'Left Behind': Young Women On Low Incomes Worst Impacted By Pandemic

Exclusive Fawcett Society research reveals the huge knock-on effect of Covid money worries on mental health.

The coronavirus pandemic has left many in precarious situations – but young women on low incomes have suffered more than most.

Women aged 18-30 were least likely to have their furlough continued, according to new research from the Fawcett Society charity and other equality organisations, shared exclusively with HuffPost UK, which looks at how the pandemic has affected young women’s financial health, mental health and their lives in general.

Twice as many young women from low-income households (43%) said their financial situation had worsened compared to 21% of young women from higher-income households, the research found. Among young men, 35% from low-income households and 16% from higher-income households said their finances had got worse.

Over half (57%) of young women from low-income households said their mental health had also deteriorated during the pandemic compared to young women from higher-income households (49%) and young men of all income levels.

To make matters worse, the £20 per week uplift introduced in April 2020 for those on Universal Credit is soon set to stop – leaving those who relied on the extra income very vulnerable.

Gemma Hurst relies on the extra £20
(Picture: Gemma Hurst)
Gemma Hurst relies on the extra £20

Gemma Hurst, 26, from Northumberland has experienced first-hand the stigma of Universal Credit – especially as someone who relies on that extra £20.

After losing her job in the pandemic, Hurst, who worked in retail to supplement her career ambitions in media, has been on universal credit for 11 months.

“I’m the first person in my family to be on universal credit,” she said. “And it’s not a very nice situation. I want to work in journalism and when I lost my job, I was thinking, ‘Right I’m going to use this time to really work on myself and improve my portfolio.’ But being on Universal Credit is like a full-time job. You’ve go to fill in forms and apply for lots of different things. It’s quite exhausting. I’ve got a couple of job interviews this week, which is really good.

“That £20 uplift means a lot to me because I’ve got no online presence to build my journalism portfolio, so I use that £20 to keep my blog and my portfolio running. The money is giving me the opportunity to put my writing out there. So it’s helped my career and I need the uplift to keep it going.”

Fawcett’s research found that the reasons why young women fare worse is due to the industries they tend to work in, such as hospitality, which has been heavily affected in the past year. The charity is now calling on the government to protect this cohort of people.

Felicia Willow, chief executive of the Fawcett Society, said: “The needs of women and girls have been largely ignored throughout the pandemic and we’re seeing the impact of this on their mental health and financial security. This report brings into sharp focus how uncertain the future is for young women on low incomes.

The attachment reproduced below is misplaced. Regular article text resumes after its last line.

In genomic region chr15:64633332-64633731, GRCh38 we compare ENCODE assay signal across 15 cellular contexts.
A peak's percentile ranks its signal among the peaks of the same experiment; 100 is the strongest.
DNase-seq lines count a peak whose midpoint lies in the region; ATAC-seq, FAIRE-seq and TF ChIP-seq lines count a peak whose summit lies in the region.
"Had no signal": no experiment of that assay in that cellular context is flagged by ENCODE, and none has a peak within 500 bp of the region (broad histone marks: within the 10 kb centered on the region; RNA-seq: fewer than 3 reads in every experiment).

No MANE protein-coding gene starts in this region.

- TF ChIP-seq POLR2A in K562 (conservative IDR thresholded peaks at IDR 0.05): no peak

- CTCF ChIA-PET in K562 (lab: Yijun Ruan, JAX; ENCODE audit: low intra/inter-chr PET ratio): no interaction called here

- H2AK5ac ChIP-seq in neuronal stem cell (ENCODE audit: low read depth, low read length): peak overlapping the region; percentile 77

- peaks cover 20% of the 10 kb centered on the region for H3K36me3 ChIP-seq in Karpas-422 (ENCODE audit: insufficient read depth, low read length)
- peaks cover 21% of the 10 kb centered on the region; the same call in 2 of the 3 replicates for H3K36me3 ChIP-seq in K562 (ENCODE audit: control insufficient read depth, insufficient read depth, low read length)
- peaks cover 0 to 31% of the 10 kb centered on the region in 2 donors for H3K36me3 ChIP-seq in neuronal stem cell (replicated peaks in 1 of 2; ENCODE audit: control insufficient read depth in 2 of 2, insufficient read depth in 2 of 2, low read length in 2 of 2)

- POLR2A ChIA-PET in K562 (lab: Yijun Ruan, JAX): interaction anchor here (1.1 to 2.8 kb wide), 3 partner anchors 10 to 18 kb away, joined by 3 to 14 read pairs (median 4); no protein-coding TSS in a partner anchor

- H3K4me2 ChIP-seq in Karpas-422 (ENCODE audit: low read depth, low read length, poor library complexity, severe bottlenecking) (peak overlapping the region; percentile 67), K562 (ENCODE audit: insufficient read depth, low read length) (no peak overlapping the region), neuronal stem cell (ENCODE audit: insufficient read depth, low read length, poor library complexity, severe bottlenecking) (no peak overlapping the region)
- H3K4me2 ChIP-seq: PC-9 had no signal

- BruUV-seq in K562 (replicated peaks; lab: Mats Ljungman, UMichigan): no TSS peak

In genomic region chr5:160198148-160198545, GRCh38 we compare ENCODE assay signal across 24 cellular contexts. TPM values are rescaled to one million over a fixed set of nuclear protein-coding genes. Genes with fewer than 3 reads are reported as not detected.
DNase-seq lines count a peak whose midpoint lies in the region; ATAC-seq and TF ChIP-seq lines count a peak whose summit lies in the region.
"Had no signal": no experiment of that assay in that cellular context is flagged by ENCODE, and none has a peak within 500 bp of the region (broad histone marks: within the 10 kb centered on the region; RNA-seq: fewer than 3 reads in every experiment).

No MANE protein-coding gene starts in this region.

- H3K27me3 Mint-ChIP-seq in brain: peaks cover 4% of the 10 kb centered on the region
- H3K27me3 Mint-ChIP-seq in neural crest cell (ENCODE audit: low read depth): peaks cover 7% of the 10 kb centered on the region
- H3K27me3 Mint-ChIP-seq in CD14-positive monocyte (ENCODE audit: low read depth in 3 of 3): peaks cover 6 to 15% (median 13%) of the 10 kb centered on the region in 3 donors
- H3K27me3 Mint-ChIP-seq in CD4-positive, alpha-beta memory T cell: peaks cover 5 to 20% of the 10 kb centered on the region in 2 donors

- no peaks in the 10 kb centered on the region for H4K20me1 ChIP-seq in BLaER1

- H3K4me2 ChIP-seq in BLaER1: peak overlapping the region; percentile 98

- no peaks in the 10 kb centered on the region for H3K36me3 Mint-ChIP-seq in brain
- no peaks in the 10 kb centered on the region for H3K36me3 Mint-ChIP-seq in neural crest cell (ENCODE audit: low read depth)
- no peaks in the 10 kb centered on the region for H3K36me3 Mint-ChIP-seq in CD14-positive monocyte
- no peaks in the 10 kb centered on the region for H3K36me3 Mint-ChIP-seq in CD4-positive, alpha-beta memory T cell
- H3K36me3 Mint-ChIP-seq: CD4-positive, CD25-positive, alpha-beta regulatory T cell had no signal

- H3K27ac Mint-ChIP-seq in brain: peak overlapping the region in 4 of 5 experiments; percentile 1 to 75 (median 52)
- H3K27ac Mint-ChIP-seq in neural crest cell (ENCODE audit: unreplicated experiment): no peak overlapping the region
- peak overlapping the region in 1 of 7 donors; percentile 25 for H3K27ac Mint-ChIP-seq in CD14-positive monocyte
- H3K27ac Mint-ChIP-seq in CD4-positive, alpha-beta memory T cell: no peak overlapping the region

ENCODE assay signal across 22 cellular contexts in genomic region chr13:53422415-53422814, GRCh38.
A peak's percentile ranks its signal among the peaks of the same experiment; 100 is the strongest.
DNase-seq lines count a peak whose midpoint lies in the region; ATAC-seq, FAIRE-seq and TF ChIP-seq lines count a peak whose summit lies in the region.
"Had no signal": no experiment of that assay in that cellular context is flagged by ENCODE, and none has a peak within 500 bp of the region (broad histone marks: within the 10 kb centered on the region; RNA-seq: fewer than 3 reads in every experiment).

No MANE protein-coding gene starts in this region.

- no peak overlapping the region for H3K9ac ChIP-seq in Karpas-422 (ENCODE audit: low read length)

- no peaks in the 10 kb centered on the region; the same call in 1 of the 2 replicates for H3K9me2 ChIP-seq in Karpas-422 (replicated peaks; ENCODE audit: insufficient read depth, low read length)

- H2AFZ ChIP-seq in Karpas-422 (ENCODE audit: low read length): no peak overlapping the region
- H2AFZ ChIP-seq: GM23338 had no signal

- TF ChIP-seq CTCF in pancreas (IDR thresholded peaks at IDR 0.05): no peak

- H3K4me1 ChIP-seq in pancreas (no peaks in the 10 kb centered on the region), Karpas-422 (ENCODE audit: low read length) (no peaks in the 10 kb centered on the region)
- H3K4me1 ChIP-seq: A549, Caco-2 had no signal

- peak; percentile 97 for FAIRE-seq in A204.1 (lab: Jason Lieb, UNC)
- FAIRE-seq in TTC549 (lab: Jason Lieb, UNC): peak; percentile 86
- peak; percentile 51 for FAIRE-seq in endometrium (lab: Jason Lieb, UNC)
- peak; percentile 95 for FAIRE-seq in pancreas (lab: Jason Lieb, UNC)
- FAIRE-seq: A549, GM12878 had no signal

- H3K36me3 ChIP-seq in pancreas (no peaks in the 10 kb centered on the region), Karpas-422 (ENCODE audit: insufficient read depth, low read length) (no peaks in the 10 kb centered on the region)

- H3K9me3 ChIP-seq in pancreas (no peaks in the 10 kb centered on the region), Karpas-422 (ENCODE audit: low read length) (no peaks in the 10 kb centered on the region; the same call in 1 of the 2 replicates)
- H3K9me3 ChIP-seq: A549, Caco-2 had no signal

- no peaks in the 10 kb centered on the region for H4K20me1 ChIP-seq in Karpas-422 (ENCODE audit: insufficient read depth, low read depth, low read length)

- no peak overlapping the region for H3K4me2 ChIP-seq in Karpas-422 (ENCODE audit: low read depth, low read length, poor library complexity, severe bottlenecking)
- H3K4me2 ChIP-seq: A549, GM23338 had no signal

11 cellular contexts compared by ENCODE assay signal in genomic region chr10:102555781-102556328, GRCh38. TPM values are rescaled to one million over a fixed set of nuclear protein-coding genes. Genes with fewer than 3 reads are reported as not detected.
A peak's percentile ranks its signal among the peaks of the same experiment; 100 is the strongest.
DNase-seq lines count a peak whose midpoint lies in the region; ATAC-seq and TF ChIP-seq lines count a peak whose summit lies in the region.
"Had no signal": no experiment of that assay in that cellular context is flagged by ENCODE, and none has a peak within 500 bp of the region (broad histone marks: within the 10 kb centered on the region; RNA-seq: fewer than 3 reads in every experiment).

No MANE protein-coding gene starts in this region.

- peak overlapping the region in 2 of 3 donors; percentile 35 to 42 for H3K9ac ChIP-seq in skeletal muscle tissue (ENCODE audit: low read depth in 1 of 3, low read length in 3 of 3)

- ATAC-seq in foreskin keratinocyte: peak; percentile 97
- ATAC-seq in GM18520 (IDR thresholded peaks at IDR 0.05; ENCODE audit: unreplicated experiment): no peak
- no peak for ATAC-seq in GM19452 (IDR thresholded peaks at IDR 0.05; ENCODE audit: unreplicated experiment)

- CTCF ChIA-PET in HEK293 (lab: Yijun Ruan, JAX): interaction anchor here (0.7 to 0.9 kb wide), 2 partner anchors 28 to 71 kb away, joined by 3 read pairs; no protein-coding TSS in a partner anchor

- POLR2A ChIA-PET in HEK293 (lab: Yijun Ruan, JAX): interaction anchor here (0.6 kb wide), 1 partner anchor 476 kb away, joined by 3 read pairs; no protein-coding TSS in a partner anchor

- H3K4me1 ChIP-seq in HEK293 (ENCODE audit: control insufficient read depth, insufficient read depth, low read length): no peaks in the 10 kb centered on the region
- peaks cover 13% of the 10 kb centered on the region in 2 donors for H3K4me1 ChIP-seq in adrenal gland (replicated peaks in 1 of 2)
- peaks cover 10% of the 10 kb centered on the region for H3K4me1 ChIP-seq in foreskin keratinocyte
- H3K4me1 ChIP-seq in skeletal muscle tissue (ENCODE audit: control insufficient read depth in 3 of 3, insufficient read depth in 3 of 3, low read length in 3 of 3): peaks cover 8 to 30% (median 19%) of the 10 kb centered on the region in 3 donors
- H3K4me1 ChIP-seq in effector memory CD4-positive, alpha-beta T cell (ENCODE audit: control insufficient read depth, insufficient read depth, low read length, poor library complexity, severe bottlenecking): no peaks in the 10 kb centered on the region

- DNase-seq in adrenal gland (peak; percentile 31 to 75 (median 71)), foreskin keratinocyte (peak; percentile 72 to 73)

“Young women are valuable to the economy and the government needs to harness their skills and abilities as the country recovers. We also need a stronger safety net which includes the continuation of the £20 uplift to Universal Credit, financial support for the sectors hardest hit by the pandemic, and investment in early years and social care. The needs of young women must not be forgotten again as we build back fairer.”

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The £20 Universal Credit uplift was due to stop in March 2021 but after pressure to keep it going, Rishi Sunak extended it for a further six months. Campaigners are now urging the chancellor to continue the top-up beyond the deadline.

Caroline Bernard, director of communications at the charity, Young Women’s Trust, said it was vital for the government to nurture young women, who are statistically the most educated they have ever been.

“Young women on low incomes have been amongst the worst affected by the pandemic, picking up the pieces as they juggle caring responsibilities, unsafe work and insecure jobs,” she says.

“This has increased the inequality they were already facing, with catastrophic consequences. This report also highlights the stark impact of the pandemic on young women’s future plans, as the knock on effects continue well beyond this year.

“With the government still planning to cut the £20 uplift to Universal Credit this autumn, there is a risk that young women will be left behind in the recovery from the pandemic. This report is further evidence of the need for the government to listen to the voices of young women who have endured so much over the last 18 months.”

Commenting on the £20 Universal Credit uplift, a government spokesperson said: “Universal Credit has provided a vital safety net for six million people during the pandemic and the temporary uplift was part of a £400bn support package.

“As Gemma’s case shows, the support offered through Universal Credit is helping people apply for roles and secure interviews. That’s why it’s right that our focus now is on our multi-billion pound Plan for Jobs, which will support people in the long-term to learn new skills and increase their hours or find new work.”

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